## CCPI investment periods of different length

As we announced in the previous section, now it is time to analyse the distribution of returns, volatility and maximum drawdown for timeperiods (in the past) of different lengths. Although a different choice can be made, we’ll do the analysis with the floor set at 0.8. For the other parameters we use the optimal settings, we found in the previous section:

- monthly rebalancing
- m=6 for floors 0.8

Again we will use S&P500 (SPY) as the risky asset en we’ll set the risky rate at 0.5%.

As we did for SMI and DMI, we will analyse the results for one-, three-, five- and ten-year investment periods. But we will add fifteen-year periods. For SPY we have data starting in January 1993. We ‘ll start a new period every day since this date and we’ll analyse the results for all periods.

We’ll show all the figures first. Next we will discuss the results.

**CCPI results in investment periods of different length**

**Analysis: CCPI results in investment periods of different length**

As we can see in the figures with Annualized Returns (=Compound Average Growth Rate, CAGR), for investment periods of all lengths, the average annualized return is higher for SPY than it is for the CCPI strategy. But the difference is smaller for shorter investment periods (10.3% for SPY versus 9.4% for CPPI in one-year investmentperiods; 7.3% for SPY versus 5.2% for CPPI in ten-year investment periods).

In one-year investment periods, for SPY we have periods in which returns are lower than the floor we set for CPPI (in this case 80% of the start value). We don’t see this anymore in three-year investment periods.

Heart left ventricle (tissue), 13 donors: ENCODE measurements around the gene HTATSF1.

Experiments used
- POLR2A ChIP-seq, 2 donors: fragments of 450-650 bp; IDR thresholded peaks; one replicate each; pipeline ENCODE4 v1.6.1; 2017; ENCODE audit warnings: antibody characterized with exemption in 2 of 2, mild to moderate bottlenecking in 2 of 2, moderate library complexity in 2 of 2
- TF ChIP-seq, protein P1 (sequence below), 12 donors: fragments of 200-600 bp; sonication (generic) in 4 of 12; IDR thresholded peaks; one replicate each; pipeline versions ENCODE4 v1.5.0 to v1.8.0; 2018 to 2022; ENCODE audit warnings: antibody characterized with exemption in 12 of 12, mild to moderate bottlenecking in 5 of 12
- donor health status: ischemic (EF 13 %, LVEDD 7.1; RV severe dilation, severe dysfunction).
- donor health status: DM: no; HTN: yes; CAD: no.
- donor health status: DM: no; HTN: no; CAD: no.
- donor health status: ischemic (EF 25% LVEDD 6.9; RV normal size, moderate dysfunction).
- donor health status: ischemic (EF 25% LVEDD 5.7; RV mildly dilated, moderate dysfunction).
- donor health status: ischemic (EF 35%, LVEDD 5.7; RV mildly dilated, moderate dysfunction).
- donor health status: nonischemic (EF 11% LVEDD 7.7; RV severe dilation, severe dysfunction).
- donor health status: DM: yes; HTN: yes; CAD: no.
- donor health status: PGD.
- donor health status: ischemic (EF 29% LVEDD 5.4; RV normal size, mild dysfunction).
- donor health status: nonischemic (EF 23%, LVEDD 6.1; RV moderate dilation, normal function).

For investment periods of all lengths, maximum drawdown can be bigger for SPY than for the CPPI strategy. In the longest investment periods we have a clear seperation between the volatility- and max-drawdown- distributions of SPY and CPPI. But as long as an investor stays invested this long, these bigger drawdowns are not as important as they are in smaller investment periods, since the annualized returns are always higher for SPY than they are for CPPI in these long periods.

We can conclude that CPPI is best for short investment periods. In these short investment periods returns are comparable with the returns of SPY, while downside risk is limited. For longer periods, although maximum drawdown is lower for CPPI, this is not a good measure for the downside risk since the annualized returns are never better for CPPI than for SPY in these long investment periods.

**And Next?**

In our next section we will design a CPPI strategy for beginning investors.